Distribution Theory – Definition, what it is and concept

The classical theory of distribution is based on the classical value theory, to explain how the total product of an economy is distributed among workers (wages), capitalists (benefits) and landowners (income).

First of all, it should be noted that in this article we do not include Karl Marx as a member of the classical economy, because rather he was a critic of the classical economy, whose main exponents were Adam Smith and David Ricardo. Marx founded a different stream of thought: the maximum, which would be the theoretical basis of socialism.


According to Smith

In primitive society, the worker’s product constitutes his salary, as a natural reward for his physical and intellectual effort.

In primitive society, there were no employers with whom to share the product of such work. But, in the capitalist society, the owners of the work are involved, as well as the owners of the land and the owners of the capital (work instruments and machines).

Therefore, the total production must be distributed among these three population segments. Workers are paid with the salary, to the owners of the land with the rent and to the owners of the capital with the Benefits.

As workers have lost autonomy in production, they do not have part of the surplus. They are seen as input more, one more cost. Saying cost it is what we call salary.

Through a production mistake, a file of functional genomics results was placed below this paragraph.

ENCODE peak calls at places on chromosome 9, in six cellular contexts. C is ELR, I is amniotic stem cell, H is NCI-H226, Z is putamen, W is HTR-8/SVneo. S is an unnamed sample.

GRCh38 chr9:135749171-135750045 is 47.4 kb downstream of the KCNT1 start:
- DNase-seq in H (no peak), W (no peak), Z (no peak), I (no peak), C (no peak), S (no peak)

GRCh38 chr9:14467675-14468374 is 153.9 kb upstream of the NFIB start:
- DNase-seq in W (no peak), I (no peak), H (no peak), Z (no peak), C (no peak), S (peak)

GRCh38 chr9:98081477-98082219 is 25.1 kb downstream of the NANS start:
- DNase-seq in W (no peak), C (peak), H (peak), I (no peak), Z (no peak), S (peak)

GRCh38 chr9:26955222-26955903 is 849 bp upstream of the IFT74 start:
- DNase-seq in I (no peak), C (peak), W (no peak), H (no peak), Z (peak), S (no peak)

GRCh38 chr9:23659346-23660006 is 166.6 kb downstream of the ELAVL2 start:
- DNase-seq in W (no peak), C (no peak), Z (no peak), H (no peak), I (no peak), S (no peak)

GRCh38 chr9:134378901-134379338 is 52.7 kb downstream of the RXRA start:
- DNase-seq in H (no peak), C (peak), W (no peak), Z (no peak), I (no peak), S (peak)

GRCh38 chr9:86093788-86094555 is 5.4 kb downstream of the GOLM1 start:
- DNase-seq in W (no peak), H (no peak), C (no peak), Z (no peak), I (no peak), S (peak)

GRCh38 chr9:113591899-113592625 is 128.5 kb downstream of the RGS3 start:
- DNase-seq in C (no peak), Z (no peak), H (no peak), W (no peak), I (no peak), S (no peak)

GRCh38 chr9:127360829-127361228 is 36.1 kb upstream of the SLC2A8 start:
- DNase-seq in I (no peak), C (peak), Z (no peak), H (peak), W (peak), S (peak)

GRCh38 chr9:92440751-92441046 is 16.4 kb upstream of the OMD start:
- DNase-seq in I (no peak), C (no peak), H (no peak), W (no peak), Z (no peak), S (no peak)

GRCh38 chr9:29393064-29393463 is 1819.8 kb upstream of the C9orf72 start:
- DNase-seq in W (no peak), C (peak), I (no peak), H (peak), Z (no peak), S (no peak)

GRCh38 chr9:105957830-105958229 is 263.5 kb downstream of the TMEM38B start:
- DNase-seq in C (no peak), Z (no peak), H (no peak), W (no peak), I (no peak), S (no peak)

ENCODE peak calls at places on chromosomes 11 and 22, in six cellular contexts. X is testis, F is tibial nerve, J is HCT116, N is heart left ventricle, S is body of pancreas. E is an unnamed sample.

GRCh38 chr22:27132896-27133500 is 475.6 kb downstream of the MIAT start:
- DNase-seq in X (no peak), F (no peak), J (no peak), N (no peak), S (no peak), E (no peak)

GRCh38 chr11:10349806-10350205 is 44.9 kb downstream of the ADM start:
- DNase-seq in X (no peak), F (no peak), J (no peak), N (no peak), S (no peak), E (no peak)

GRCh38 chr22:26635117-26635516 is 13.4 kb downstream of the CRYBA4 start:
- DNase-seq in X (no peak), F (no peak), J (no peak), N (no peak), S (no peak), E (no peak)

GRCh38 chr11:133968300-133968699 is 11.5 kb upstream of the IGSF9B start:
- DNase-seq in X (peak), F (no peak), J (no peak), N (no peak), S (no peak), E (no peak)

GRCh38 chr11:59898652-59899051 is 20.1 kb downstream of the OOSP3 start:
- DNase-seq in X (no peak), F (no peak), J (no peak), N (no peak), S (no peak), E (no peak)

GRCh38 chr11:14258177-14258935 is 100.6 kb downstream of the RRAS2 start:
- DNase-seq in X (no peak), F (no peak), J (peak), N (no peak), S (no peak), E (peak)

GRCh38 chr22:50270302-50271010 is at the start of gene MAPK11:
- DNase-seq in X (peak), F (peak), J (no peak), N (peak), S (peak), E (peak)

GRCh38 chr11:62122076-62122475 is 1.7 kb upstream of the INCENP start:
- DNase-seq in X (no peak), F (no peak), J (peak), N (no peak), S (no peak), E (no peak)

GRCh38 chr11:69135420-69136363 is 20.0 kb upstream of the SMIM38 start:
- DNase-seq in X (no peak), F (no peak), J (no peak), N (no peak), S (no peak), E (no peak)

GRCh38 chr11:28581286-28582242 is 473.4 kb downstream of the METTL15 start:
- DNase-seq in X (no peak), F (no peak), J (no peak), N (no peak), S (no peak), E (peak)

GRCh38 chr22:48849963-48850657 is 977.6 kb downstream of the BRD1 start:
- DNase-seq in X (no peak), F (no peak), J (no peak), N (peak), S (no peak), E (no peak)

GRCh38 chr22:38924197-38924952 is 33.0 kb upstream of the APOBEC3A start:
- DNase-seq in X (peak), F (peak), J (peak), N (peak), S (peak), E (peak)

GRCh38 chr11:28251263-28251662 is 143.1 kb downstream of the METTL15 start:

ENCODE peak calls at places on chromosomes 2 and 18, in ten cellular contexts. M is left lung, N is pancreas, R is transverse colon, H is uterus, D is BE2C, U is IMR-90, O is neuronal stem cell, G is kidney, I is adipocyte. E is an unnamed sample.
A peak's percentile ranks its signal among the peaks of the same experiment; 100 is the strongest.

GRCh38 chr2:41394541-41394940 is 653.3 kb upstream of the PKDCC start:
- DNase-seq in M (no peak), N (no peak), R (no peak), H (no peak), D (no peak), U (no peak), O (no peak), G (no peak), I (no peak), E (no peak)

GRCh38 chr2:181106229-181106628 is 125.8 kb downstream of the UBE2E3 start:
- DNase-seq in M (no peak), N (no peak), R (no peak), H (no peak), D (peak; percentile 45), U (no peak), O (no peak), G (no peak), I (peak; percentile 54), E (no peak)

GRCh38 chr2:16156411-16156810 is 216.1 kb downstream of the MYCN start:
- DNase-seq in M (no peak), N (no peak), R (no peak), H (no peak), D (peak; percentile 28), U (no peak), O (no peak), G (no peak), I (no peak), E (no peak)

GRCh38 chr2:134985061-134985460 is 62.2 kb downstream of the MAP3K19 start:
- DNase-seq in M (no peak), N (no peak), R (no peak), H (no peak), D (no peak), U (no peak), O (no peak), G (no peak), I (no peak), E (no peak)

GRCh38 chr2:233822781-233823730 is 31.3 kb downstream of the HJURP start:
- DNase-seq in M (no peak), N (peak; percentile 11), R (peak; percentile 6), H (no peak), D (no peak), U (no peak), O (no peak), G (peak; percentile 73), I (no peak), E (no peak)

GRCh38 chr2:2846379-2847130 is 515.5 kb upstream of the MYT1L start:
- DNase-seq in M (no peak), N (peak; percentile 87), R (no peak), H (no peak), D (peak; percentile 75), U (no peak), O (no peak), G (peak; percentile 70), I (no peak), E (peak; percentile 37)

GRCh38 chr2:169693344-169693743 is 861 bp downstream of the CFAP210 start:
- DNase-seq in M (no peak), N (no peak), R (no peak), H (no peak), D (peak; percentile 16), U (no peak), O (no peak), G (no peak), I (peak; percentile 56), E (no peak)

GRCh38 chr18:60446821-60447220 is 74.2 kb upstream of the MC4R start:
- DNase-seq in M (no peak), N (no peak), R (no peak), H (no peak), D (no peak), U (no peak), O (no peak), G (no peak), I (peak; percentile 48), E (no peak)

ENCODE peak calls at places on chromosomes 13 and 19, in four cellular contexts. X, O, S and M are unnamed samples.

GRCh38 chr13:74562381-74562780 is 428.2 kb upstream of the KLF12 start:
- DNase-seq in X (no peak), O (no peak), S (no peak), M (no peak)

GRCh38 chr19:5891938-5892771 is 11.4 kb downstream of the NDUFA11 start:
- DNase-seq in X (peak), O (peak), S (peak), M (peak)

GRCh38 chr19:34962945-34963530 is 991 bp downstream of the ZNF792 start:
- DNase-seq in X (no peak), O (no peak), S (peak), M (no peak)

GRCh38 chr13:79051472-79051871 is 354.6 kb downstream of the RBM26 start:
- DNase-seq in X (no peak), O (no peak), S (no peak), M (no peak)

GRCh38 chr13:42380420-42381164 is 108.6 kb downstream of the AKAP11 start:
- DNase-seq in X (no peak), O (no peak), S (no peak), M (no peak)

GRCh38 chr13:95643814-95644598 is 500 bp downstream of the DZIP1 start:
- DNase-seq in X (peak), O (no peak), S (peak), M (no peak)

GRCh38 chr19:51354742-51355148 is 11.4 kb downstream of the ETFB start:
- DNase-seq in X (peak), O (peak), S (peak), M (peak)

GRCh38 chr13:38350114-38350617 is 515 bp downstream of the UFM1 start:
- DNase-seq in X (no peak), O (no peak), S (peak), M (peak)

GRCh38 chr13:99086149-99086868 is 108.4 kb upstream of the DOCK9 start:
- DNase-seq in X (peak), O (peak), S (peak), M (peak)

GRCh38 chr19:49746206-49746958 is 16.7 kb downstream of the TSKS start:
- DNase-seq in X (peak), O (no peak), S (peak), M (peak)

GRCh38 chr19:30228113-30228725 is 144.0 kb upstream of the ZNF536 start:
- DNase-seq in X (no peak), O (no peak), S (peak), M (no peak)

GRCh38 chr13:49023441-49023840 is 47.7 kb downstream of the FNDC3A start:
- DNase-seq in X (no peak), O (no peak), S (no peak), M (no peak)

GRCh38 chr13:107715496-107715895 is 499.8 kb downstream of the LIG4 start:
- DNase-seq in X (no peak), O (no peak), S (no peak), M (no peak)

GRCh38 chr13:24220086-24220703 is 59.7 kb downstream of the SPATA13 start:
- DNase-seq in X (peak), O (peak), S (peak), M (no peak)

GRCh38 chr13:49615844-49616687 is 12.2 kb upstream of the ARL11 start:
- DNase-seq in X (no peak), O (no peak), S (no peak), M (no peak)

Smith evidences that salary determination is given by a negotiation process between employers and workers. And in this confrontation, employers win because they have greater economic power. The employer’s need is not as great as that of the employer’s worker.

So, for Smith, the salary is not determined by the work incorporated, but by the negotiation between workers and employers

According to Ricardo

The natural price of labour is the cost of the food basket and products necessary for the subsistence and perpetuation of workers.

Thus, the increase in salary will depend on the increase in the price of the basic goods basket. This basket is influenced by historical, social and moral factors. Thus, the price may vary over time and especially from one country to another.

Like Smith, Ricardo noted that the surplus does not pay workers, because wages are part of consumption productive. Salary is understood as an obligation of the capitalists to keep those who work and provide their
the effort to manufacture merchandise.

If the workforce were produced by the division of labour could apply the theory of classical value determined by merchandise prices from labour, land and capital involved in its production. However, the hand labour is not produced with labour, land and capital (unless it is the hand of slave work).

To get out of this complication, Ricardo makes a turn to affirm that the value of work depends on the amount of work needed to produce the subsistence of the workers. So, for Ricardo the salary is not determined by labour supply and demand, but for the price of subsistence.


According to Smith

The benefit is the percentage of the net product that corresponds to the owners of capital. Capital – It is the commercial value or price of the inputs used in production.